A series of great questions. First, the snotty fast answer:Did you ever encounter students like this? Did they go from being obviously dumb/low IQ to being smart? Or were they always smart and hi IQ - they just have a problem with one particular subject, until the light bulb goes off?
It doesn't take a lot of brilliance to get to a Ph.D. It takes mostly persistence and hard work, and an IQ in the 2+ Sigma range. Maybe for mathy fields, it takes closer to 3 Sigma, but still, that's not impressive. Almost all of us know some one who is substantially smarter than an average professor, but without the Ph.D. Probably that also indicates a lack of academic habits (and thought habits and prejudices), and a lack of a 10K academic articles read in one specialty. This is not entirely off the cuff. But it shouldn't be the whole answer.
The slower, fairer version:
This is every teacher's dream. This is why people go into teaching as a profession. Finding the kid who didn't understand it...who is having a hard time with a subject...and for whom your 7th explanation finally clicks, and the student begins to veritably glow with understanding...that is the God-moment for a teacher. If you've never felt it...you don't understand why people are teachers...and if you have felt it, you don't know how anyone can ever want to do something else. Mild exaggeration? Sure. The point stands.
This happens...sometimes. If a normal teacher teaches Algebra to 6 classes of 30 kids for a (4-month) semester, she may see this once. Maybe twice. It's generally worth all the crap for the whole semester for that once...if it happens. If it doesn't happen for 2 or 3 or 4 semesters, maybe she gets tired of teaching, and quits.
The Aretae explanation:
Interest is huge. Practice is huge. Cognitive readiness is huge. IQ is merely big. A smart enough, but slow-developing student who figures something out, gains an interest, and puts in effort to a Ph.D. 10 (or sometimes 20) years later is a real possibility. I've personally seen it done: Ph.D. in the real sciences by kids who were academically near dropping out of school but for an art teacher who believed in them, or a sports coach. And those weren't the 4+ sigma kids dropping out because school was hatefully slow and stupid...but rather kids who just weren't in the whole academic thing at 14.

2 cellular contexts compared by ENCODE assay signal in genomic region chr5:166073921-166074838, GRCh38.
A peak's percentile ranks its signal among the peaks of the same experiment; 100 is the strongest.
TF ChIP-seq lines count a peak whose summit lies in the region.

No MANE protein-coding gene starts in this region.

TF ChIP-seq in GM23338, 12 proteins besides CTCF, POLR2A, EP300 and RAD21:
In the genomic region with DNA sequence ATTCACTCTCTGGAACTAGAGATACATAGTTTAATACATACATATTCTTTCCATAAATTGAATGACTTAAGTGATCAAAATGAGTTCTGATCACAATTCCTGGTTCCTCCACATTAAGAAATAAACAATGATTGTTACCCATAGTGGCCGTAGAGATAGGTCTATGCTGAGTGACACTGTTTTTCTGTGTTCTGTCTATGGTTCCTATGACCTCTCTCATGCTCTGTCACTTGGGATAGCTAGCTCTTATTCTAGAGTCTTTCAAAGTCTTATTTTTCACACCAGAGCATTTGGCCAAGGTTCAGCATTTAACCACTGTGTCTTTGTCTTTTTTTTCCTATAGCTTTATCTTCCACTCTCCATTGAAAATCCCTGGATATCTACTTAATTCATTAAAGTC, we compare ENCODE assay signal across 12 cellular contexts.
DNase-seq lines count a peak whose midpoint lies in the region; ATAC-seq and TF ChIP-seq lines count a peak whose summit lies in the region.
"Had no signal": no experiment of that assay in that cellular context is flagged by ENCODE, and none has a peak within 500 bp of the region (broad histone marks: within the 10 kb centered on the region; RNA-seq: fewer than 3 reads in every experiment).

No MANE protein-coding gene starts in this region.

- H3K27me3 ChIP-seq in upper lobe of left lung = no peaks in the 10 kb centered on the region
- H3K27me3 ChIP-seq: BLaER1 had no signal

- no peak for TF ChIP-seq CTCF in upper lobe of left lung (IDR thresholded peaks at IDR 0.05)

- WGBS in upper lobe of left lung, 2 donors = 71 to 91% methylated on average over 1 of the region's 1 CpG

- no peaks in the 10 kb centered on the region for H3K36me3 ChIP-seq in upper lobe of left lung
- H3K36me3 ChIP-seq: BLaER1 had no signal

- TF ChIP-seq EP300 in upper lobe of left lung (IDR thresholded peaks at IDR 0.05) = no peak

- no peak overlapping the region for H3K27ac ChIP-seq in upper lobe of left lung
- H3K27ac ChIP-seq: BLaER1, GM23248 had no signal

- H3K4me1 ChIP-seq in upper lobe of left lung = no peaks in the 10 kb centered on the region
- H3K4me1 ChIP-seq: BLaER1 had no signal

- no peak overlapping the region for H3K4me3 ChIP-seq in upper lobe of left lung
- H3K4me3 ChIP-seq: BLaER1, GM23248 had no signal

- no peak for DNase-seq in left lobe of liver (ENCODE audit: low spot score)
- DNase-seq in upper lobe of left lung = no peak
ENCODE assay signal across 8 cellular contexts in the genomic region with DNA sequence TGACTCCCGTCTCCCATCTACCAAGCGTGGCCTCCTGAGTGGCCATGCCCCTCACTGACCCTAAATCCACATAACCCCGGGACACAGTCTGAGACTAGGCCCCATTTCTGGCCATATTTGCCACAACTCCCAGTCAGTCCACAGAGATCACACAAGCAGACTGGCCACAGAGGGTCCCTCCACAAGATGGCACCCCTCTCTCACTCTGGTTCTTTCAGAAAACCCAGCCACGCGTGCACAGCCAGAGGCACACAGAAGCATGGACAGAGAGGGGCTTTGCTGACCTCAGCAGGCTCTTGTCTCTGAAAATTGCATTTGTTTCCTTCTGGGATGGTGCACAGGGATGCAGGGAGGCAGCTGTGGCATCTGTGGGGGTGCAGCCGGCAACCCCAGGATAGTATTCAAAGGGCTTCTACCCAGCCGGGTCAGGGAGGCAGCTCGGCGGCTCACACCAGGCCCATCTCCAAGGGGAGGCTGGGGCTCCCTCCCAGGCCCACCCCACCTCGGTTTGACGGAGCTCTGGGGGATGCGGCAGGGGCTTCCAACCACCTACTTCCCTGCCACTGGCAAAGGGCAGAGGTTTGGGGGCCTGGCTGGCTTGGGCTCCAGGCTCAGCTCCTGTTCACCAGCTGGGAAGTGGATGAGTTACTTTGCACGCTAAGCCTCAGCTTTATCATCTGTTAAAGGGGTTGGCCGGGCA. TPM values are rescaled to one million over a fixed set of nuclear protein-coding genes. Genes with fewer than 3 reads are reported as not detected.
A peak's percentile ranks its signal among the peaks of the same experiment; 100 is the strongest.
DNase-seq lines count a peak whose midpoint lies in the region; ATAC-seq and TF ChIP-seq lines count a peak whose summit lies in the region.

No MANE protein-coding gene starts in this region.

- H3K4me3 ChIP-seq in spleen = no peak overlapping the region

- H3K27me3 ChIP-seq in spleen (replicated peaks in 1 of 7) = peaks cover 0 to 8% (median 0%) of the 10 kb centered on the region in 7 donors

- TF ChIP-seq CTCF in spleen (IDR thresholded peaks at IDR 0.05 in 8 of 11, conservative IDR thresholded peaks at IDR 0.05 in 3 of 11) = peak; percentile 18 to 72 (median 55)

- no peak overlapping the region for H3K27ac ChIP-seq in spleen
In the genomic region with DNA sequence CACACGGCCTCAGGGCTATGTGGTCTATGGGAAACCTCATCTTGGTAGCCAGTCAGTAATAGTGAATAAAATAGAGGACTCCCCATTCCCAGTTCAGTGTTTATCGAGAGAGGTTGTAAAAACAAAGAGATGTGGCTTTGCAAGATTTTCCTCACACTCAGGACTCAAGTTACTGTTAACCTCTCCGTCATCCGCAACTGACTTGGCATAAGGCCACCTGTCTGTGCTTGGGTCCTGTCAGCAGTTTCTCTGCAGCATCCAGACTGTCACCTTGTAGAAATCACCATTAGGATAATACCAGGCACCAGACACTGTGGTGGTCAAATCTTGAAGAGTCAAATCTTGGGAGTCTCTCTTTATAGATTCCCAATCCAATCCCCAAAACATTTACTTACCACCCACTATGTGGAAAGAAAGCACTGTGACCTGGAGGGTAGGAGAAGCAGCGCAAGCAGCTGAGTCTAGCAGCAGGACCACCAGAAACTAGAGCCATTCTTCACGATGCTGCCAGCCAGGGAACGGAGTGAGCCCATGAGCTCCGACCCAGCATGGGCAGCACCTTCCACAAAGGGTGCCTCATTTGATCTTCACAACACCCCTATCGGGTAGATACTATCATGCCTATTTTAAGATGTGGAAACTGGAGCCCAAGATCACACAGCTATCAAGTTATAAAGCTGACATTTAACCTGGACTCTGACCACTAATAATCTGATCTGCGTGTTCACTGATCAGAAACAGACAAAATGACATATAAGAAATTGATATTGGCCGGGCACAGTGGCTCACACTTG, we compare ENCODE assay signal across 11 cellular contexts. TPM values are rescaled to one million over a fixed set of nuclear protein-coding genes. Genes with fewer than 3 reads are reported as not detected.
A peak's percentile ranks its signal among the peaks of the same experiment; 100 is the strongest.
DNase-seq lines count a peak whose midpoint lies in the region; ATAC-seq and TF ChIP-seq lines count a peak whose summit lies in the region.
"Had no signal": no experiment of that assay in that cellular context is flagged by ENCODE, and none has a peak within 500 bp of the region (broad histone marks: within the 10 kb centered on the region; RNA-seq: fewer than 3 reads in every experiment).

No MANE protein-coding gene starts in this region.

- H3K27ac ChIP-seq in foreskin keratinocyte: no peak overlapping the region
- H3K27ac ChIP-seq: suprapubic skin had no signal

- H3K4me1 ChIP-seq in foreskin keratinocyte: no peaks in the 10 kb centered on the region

Much more often, in subjects...I've seen folks who were more than a bit competent in a subject...but whose motivation and self-efficacy were destroyed by bad teachers. A particular teacher of pre-calculus many years ago did that to a number of people I knew. Her bad teaching broke the math spirit of an awful lot of otherwise math-comfortable students who never pursued the math that they would have been perfectly able to do, given a tolerable teacher and a decent book (they had neither).
With multiple thousand hours spent tutoring, I concluded that half my job was to straighten out the messes made by bad teachers. The other half was to do catch-up that no one else had noticed needed done. I mean, really...how DO you do fractions in a college level teaching-certificate pre-algebra course (or worse, when studying for the teacher-cert test) if your multiplication tables aren't solid? And how the hell do you teach the 6th graders when you personally don't actually understand the material at better than test-cram level? But I digress.
On top of all this, there's also the Pygmalion effect. Learning is massively (It's probably close to a 1 stdv difference) impacted by the teacher's expectations of a class. Futhermore, in school, IQs are not generally well measured, and it's not too hard to get a +1.5 Sigma kid placed in the slow group due to bored behavior problems. Once there, it's also often true that they're tracked in, and then you're really screwed.
As an aside...I'm something of an opinion outlier regarding subject-level intelligence. I think that the whole Howard Gardner multiple intelligences thing is 90% premium grade hokum. There is g, and there is interest and practice. I suppose there are (almost necessarily, given evolutionary understandings of the brain) various modules, and that verbal and spatial intelligence vary separately a little. But basically, g + practice (mostly determined by interest) seems to be far and away the best explanation for the picture we see.